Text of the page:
With no state law, another Arizona city bans cellphone use by drivers
Motorists will be fined $250 for first violation
SURPRISE — A new law banning the use of cellphones while driving went into effect in a Phoenix suburb this month, making it the latest city to attempt regulation rather than wait for a state effort.
Surprise officials put an ordinance banning talking, texting or anything involving a handheld communication device into effect Thursday, the Arizona Republic reported.
For the first month, Surprise police will let people off with just a warning, Sgt. Tim Klarkowski said. After that, motorists will be fined $250 for the first violation.
Using a cellphone while steering a vehicle is also considered a primary offense. As a result, motorists can be pulled over even if they are not violating another law.
City leaders were cautious when enacting the outright ban, fearing that it could make the city a target of the state Legislature, which has been enacting local pre-emption laws on many subjects.
But Surprise Mayor Sharon Wolcott said the Arizona League of Cities and Towns believed the law could be imposed.
“We wanted to make darn certain it wasn’t an issue of pre-emption,” Wolcott said.
Lawmakers have gone back and forth on cellphone bans in cars for more than a decade. Earlier this year, legislation banning drivers’ cellphone usage gained approval in the Senate but died in the House.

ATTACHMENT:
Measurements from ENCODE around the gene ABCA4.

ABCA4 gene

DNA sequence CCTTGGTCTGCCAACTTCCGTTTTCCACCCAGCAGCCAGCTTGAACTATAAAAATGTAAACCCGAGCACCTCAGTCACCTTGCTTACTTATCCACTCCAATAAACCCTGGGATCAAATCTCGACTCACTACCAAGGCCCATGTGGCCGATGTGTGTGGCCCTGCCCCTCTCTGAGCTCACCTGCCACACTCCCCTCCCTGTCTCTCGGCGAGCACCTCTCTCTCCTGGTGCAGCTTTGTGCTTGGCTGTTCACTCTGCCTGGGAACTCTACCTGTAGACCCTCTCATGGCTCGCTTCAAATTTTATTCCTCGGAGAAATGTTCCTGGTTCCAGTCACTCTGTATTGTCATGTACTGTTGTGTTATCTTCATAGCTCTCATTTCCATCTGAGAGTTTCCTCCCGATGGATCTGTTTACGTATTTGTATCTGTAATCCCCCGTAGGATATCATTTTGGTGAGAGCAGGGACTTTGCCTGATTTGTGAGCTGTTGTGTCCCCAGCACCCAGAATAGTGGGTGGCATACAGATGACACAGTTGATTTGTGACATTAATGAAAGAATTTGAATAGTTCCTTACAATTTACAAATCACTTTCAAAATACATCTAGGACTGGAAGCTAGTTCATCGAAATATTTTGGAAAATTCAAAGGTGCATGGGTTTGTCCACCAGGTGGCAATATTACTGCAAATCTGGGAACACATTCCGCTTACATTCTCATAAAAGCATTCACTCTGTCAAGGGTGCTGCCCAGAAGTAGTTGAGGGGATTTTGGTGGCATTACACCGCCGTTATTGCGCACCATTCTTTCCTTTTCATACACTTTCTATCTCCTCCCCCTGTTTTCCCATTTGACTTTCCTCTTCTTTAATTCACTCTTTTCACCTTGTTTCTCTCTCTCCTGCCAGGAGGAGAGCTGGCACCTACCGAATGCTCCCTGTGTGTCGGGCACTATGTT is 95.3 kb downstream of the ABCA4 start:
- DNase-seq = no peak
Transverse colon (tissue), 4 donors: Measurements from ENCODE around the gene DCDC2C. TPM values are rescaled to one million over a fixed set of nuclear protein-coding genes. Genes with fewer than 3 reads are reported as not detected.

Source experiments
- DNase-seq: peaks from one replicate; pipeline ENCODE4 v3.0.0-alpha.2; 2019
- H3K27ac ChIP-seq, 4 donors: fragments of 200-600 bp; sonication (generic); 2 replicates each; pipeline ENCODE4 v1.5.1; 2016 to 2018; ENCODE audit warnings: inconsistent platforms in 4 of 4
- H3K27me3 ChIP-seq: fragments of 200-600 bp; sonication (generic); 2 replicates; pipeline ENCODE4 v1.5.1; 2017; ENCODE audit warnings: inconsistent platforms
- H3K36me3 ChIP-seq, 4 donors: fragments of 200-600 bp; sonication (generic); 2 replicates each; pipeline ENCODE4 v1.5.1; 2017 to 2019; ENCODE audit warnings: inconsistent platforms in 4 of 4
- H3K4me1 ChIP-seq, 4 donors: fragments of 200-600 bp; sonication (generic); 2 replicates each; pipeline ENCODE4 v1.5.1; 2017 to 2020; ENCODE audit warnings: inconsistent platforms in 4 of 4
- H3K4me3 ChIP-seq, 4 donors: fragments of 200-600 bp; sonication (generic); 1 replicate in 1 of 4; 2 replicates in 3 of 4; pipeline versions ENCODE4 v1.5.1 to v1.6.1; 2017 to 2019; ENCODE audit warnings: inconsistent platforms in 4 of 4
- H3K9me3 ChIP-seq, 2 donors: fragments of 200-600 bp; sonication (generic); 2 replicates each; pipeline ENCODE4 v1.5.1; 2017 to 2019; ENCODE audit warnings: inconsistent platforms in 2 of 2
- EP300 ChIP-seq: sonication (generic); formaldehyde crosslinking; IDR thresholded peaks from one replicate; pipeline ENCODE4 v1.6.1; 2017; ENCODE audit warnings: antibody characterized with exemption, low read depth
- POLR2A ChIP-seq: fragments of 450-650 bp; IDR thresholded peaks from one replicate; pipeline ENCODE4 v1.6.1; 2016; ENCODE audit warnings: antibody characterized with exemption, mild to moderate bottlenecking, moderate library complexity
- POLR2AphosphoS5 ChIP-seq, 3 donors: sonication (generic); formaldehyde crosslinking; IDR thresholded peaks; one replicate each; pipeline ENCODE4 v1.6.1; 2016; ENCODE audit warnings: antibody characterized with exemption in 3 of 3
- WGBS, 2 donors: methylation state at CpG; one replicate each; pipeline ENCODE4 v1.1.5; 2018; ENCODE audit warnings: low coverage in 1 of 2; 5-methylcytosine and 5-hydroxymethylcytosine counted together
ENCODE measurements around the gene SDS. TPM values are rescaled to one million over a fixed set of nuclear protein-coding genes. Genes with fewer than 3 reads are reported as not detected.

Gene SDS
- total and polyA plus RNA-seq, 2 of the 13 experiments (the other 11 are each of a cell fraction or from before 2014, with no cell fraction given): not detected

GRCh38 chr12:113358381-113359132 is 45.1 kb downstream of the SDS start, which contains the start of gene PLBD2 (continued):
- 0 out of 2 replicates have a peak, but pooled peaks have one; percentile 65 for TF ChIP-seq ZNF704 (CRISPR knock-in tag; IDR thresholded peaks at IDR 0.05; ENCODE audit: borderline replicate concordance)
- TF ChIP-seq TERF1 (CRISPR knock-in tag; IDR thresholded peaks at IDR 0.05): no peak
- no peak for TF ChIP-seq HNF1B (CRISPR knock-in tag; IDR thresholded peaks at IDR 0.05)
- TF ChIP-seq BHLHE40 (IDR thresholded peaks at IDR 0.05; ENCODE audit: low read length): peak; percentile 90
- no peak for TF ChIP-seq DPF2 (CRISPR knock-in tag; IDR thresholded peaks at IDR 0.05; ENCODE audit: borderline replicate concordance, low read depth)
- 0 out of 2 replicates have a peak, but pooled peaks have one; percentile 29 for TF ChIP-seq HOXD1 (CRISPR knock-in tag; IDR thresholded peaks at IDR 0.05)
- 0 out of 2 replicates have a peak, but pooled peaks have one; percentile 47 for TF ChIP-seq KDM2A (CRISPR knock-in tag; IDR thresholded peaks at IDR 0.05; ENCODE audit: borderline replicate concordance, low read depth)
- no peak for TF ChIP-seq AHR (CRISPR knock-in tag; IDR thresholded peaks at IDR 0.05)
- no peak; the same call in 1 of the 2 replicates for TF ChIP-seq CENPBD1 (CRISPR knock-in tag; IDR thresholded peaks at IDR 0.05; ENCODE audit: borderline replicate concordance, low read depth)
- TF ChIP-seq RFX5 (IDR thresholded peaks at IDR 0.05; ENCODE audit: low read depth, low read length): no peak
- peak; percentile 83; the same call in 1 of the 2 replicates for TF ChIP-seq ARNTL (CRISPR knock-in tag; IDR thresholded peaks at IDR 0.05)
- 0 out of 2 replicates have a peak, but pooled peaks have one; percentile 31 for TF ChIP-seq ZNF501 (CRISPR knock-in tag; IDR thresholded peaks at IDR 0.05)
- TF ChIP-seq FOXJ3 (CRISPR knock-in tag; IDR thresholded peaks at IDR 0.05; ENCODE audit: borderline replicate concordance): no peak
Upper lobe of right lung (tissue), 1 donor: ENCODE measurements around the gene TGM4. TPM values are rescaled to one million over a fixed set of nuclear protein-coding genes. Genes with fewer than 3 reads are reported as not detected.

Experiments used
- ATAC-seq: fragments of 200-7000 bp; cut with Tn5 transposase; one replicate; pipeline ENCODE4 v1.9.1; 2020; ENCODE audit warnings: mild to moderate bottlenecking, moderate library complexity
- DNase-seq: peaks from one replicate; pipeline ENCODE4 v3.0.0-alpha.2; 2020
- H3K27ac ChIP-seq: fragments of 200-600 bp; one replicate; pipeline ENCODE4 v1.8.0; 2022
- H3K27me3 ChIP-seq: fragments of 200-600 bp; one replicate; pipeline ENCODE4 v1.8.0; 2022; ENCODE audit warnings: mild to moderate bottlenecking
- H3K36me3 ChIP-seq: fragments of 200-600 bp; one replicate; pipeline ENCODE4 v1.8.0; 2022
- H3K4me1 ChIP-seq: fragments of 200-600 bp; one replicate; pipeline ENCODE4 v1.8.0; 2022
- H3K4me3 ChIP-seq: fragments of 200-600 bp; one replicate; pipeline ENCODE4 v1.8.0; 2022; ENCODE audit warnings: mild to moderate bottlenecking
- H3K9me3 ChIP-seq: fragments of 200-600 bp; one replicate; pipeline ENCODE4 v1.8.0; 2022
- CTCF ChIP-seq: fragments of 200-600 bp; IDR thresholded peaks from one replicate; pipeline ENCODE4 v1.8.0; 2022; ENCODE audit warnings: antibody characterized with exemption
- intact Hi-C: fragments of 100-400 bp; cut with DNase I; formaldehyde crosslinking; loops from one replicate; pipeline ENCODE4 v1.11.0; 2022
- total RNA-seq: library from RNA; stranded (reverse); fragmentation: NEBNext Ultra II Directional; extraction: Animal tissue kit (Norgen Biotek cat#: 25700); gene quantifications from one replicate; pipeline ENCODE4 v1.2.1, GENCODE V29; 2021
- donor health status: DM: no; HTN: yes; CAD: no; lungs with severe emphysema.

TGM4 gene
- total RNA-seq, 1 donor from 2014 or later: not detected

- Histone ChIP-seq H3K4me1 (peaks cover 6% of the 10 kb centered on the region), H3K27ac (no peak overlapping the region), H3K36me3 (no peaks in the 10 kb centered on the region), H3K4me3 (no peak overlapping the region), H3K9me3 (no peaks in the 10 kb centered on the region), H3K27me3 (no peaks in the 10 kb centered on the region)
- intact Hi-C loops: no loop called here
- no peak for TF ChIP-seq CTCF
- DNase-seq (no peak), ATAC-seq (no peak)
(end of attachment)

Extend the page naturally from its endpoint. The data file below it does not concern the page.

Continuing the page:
The lack of a state law has led to a mishmash of different ordinances across jurisdictions. Tucson, Sedona and Oro Valley currently prohibit handheld cellphone use while behind the wheel. Meanwhile, Phoenix, Flagstaff and Fountain Hills only prohibit texting while driving.
Critics, such as state Rep. Steve Farley, of Tucson, say a state law is necessary because ordinances that vary city to city aren’t fair to drivers.
“It’s totally confusing,” he said.
It’s also hard to strictly enforce a cellphone ban in a place often filled with tourists who may not know local law, said Sedona Police Chief David McGill.
Sedona police officers issued 39 citations as of June. Whereas in Tucson, officers handed out more than 1,200 from March to mid-June.
Farley said he doubts the Legislature would prevent cities from establishing their own regulations on cellphones in cars.
Legislators tend to pre-emptively stop measures tied to ideological disagreements like plastic bags and guns.
Even the telecom industry is behind the ban, Farley said.
“They have come along over time because they don’t want to be the next cigarette industry,” he said.